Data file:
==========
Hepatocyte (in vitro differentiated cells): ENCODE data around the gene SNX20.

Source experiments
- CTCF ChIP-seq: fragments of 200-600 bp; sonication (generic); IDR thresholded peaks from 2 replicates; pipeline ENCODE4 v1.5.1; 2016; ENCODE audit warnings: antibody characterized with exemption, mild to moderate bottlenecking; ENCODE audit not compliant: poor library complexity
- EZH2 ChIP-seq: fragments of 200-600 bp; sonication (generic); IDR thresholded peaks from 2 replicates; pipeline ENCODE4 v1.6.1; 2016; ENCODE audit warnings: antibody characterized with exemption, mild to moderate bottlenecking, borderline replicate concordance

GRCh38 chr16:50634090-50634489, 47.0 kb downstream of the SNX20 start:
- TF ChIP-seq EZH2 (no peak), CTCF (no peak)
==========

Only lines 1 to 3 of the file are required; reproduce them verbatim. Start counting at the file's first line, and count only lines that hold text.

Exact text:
Hepatocyte (in vitro differentiated cells): ENCODE data around the gene SNX20.

Source experiments
- CTCF ChIP-seq: fragments of 200-600 bp; sonication (generic); IDR thresholded peaks from 2 replicates; pipeline ENCODE4 v1.5.1; 2016; ENCODE audit warnings: antibody characterized with exemption, mild to moderate bottlenecking; ENCODE audit not compliant: poor library complexity